Panel 3: Interaction, experience and the ideoplastic.

Transtechnology Research Slow Conference. 18th April 2018.
Papers presented by Abigail Jackson and Nick Peres. Session chaired by Eugenia Stamboliev.

Abigail Jackson
Contingency in embodied interactions

When reflecting on the term ideoplasticity and its use in the 19th century as a way of referring to the somatic effects of mental ideas, my paper will connect most readily to the application of practices, from the arts, which afford creativity and imitation in facilitated interactions. Throughout my research the context of my work is engagement with autistic children, through movement and embodied experiences, alongside digital technologies. Here the instrumentalisation of affect, is considered best described as the encouragement of change, where affect becomes a tool, and perceived causality is favoured over evidence. This paper will, therefore, position the interaction itself, where movement, and embodied experience, gives premise to discuss the knowledge gained through the contingency of imitation between participant and facilitator. The understanding of embodiment is grounded in the field of dance and movement, with specific interest here in Somatic Movement Practices, but is also influenced by the cognitive sciences, in particular a paper by Alissa N. Antle, titled Research Opportunities: Embodied child-computer interaction. This paper has given increased insight into the role of physical movement experiences informs cognitive abilities and the different mechanisms affording cognition, socially (Antle, 2013). To support this information, this paper will begin with an introduction into the way autism is framed throughout this research, and will make specific comments on embodiment within interactions with autistic children, and the placement contingency in embodied interactions.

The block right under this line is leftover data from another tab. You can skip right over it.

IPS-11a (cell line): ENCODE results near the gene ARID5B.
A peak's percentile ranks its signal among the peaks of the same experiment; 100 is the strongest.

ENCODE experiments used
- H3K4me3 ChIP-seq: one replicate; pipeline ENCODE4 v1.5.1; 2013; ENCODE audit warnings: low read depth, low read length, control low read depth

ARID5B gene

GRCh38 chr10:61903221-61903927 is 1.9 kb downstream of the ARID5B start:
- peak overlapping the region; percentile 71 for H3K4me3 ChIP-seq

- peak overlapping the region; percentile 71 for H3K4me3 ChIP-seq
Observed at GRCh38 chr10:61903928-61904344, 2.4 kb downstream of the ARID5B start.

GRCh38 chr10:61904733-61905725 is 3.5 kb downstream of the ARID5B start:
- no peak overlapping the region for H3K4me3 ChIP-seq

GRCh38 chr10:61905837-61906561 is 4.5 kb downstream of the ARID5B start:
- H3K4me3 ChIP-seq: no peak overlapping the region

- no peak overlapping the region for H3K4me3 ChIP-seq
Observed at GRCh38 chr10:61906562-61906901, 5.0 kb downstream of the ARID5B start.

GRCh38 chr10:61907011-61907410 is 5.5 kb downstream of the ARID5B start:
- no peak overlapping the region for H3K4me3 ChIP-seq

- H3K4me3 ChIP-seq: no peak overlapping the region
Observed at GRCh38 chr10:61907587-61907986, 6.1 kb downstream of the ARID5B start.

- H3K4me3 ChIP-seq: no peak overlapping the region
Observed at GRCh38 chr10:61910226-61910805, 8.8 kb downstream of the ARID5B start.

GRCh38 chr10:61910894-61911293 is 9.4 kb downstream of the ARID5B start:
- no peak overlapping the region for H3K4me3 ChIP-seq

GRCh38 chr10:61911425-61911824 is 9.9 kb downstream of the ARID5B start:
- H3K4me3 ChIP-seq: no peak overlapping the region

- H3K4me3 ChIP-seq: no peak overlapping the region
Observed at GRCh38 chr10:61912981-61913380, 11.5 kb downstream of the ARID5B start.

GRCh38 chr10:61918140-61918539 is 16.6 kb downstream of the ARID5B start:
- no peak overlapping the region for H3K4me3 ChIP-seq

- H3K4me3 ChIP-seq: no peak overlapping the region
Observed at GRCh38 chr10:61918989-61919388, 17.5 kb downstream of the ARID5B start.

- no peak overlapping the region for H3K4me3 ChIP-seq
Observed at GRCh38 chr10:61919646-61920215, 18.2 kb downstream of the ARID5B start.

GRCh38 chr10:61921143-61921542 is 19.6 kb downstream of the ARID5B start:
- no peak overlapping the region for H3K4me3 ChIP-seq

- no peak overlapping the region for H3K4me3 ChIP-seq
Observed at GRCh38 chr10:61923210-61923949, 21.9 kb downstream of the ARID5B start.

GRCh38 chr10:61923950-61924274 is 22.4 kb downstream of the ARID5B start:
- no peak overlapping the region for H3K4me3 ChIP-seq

Antle, A. N. (2013) “Research opportunities: Embodied child–computer interaction”. International Journal of Child-Computer Interaction. Vol. 1 pp. 30–36

Topics: Imitation and affordance, Embodied cognition and physical media, The virtual, physical and the simulated


Nick Peres
Attempting virtual realism through the unauthentic feel; Finding human in cardboard

In 2016 Google launched its cardboard constructed VR headset in the UK. The idea was simple: The creation of a low cost, no-frills enclosure that transforms a smartphone into a basic VR headset. The introduction of a low-fidelity entry into an otherwise highly priced and technically driven industry was aimed towards bringing the cultured ‘immersive’ experience to a mass audience. It achieved this to come degree through both marketing and self-construction kits. The reported problem however was that “it delivers a lousy experience compared to other devices because of the lack of optics and image perfection”.

The term ‘Image Perfection’ is of great interest in the context of user experience as this can be dependent on both the purpose of the content and both the role and environment placed on the apparatus; two aspects often forgotten when reliant on a technology driven expectation. Linking this term to my PatientVR project, which looks to place the VR audience into the perspective of a hospital patient, the imperfect image (as aided by the apparatus) instead becomes part of the desired effect towards the connection between experience and viewer. Within the backdrop of a healthcare setting, where this project sits, medical imagery can be considered as “an imperfect, often incomplete source evidenced by knowledge to interpret” Zhou, S. Kevin et al. This therefore opens the question for the seminar; is the idea of virtual realism more real when the imperfections are left in place? Indeed linking to the series theme of ideoplasticity, are our expectations of the cardboard apparatus reflective of our expectation of what a virtual reality experience of the content should be? The seminar will explore these themes further, by providing participants with a chance to construct their own cardboard VR headsets and experience a patient journey film within low fidelity virtual reality. A medical de-brief styled discussion will follow for understanding application context.

Useful reading:
Kevin Zhou (2017) Deep learning for medical image analysis.
Vivian. Sobchack (1992) The address of the eye: a phenomenology of film experience.
Ian Tucker (The Guardian) Google Cardboard: A VR Headset you make yourself.